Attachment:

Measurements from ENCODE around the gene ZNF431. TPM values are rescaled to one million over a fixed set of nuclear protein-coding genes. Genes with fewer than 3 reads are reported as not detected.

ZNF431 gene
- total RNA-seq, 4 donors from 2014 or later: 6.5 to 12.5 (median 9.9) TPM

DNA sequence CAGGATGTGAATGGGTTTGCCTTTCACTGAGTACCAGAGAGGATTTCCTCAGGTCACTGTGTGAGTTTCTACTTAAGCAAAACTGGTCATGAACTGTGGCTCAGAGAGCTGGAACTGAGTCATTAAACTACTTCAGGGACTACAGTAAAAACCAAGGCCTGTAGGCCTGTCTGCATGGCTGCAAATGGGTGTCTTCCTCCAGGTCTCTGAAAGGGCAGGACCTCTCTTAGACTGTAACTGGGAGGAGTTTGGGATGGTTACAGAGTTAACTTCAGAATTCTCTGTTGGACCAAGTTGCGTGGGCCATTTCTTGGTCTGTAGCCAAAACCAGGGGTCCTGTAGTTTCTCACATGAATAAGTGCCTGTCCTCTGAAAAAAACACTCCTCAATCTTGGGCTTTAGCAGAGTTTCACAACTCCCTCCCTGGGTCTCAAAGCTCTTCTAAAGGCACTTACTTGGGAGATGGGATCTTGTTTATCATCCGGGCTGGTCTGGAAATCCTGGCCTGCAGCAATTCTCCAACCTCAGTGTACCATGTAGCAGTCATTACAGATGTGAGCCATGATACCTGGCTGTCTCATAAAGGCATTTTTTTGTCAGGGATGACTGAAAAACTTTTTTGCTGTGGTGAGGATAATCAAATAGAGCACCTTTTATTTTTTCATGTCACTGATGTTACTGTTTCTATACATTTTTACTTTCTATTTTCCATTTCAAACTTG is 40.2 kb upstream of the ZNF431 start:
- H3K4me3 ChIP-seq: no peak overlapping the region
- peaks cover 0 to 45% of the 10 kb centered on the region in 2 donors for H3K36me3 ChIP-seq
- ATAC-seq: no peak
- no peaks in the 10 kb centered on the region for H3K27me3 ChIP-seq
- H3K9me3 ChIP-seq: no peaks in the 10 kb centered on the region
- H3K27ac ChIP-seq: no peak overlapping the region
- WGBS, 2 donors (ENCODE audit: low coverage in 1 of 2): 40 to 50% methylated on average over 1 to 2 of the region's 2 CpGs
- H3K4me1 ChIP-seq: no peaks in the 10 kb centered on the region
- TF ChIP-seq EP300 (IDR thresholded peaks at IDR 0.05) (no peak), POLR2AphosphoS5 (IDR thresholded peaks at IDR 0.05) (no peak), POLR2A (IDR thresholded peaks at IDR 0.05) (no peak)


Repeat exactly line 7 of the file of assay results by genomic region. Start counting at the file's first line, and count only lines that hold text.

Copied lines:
- ATAC-seq: no peak